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Old 29-07-2016, 10:47   #23
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Re: Which multihull would YOU choose for mostly solo long distance cruising?

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Originally Posted by magentawave View Post
Kurt Hughes told me many years ago that his issues with Searunners were that the ama's don't have enough bouyancy and the center hull lines are almost identical to Pivers.
I believe Chaak (Brown 40) was able to the main hull a number of times before it went on the rocks and Kurt designed new amas for her. It seems to me that the bouyancy requirement was met. Having said that, Chaak was a much improved boat after all the modifications including amas, daggerboard, and rig. She took the Fastest Boat on the Sound honors from Invictus. After that there was a wave of ULDBs and Corsairs. The old boats became cruisers

Pivers, Browns, Crosses - different takes on the same West Coast multihull framework.
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Old 29-07-2016, 11:10   #24
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Re: Which multihull would YOU choose for mostly solo long distance cruising?

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Pivers, Browns, Crosses - different takes on the same West Coast multihull framework.
Right, but Norman Cross drew a much wider center hull than Jim Brown did for the Searunners. Cross center hulls are kinda like the hull of a narrow monohull. Lots more room down below but I wonder about performance.
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Old 29-07-2016, 13:38   #25
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Re: Which multihull would YOU choose for mostly solo long distance cruising?

One of the R series of Cross designs might be more what you're looking for. Horstman also designed some performance oriented boats. There was a beautiful XR35 named Mistral that set everyone's heart aflutter. But really, none of the old boats is going meet modern levels of racing performance.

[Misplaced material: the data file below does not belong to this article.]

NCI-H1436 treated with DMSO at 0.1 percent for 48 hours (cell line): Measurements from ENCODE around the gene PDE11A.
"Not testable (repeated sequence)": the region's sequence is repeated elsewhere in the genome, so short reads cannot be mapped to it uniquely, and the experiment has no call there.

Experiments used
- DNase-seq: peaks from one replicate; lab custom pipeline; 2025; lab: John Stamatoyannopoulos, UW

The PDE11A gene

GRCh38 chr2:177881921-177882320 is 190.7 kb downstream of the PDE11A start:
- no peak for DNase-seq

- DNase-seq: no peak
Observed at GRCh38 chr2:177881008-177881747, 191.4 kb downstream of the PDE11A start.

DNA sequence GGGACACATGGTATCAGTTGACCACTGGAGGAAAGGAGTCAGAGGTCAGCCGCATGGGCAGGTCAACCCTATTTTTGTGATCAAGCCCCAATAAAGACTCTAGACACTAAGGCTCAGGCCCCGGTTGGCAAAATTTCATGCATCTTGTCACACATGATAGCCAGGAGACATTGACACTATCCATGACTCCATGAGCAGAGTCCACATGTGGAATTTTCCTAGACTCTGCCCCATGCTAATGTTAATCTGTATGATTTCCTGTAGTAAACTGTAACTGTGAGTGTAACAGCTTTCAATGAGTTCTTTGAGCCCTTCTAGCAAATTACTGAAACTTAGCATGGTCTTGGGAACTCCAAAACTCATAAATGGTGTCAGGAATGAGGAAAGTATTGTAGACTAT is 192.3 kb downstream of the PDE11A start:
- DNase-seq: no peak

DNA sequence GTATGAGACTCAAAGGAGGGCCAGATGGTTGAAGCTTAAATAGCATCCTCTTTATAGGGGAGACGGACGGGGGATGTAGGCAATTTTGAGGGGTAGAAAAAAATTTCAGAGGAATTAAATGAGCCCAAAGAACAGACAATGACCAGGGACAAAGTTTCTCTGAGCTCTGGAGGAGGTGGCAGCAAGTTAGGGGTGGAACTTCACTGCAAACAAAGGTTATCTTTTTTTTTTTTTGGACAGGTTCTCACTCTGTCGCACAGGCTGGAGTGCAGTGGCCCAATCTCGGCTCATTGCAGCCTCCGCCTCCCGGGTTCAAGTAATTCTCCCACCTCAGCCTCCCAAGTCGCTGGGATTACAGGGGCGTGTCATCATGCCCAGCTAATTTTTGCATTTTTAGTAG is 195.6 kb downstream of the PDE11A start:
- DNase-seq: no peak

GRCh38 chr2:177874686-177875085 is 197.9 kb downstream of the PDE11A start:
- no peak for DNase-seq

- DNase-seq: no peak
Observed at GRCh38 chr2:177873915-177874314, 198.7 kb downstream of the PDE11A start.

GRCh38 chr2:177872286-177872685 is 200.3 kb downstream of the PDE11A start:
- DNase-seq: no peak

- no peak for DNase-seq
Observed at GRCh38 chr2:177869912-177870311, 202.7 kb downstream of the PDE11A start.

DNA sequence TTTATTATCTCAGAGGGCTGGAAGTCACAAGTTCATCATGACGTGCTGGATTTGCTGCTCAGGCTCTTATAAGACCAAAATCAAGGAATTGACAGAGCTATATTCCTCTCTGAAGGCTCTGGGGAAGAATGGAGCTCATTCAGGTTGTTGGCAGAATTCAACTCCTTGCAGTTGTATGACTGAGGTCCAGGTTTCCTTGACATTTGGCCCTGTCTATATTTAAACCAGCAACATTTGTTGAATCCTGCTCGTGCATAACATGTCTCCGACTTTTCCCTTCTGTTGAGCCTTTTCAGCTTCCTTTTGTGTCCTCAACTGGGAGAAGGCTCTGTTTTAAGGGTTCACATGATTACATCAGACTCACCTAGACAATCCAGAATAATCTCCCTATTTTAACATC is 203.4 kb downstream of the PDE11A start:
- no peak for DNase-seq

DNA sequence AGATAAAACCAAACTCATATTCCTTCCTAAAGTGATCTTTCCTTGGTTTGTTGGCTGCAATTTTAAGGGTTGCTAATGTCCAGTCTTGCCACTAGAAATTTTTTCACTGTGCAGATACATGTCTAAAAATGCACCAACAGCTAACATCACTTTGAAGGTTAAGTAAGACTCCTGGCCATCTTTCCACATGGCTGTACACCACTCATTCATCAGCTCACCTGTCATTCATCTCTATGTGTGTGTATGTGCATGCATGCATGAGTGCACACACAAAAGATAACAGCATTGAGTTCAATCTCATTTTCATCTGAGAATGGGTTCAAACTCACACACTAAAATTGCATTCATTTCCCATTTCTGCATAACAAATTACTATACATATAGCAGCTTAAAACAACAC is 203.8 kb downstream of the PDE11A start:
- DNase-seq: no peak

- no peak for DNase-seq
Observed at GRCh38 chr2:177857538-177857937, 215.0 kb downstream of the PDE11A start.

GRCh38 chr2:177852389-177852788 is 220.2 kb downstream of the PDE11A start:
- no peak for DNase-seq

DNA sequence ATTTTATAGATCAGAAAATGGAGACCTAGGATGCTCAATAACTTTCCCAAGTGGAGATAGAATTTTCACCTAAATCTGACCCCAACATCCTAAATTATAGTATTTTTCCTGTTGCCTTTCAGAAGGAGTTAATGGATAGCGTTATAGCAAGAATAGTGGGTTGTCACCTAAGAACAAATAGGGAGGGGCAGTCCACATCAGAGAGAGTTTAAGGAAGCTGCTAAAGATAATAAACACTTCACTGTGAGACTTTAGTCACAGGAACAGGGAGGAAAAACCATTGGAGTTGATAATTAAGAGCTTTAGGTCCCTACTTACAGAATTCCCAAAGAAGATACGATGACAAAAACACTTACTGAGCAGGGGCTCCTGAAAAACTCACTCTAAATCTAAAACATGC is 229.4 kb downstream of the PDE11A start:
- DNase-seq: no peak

So you started out asking which multihull we'd choose for solo long distance cruising. All of the designs discussed so far have made passages, all will perform adequately in a cruising context, and none would be hard to set up for singlehanding. Try sailing some of them, see what you like, and buy one in the very best condition you can find. My experience goes back to the 1970s in Puget Sound. I've sailed Brown, Piver, Cross, and Wharram boats, worked on building a Horstman, and always wanted a Newick. My personal pick from this crop and for your stated goal would be a Cross 46 stretched to 50. In fact we came very close to buying Moxie a few years back. The boat we did buy is great, but probably not something within your budget. We sold a house to get it

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Old 29-07-2016, 14:43   #26
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Re: Which multihull would YOU choose for mostly solo long distance cruising?

Wharram Tiki 30-38..
Low cost easy to maintain and low windage.
Your solo so no one to bitch about living in the hulls..
Outboard engine another plus
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Old 29-07-2016, 15:32   #27
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Re: Which multihull would YOU choose for mostly solo long distance cruising?

A Prout, an Edel or an older FP.

A Privilege 36 or 37 would be a dream.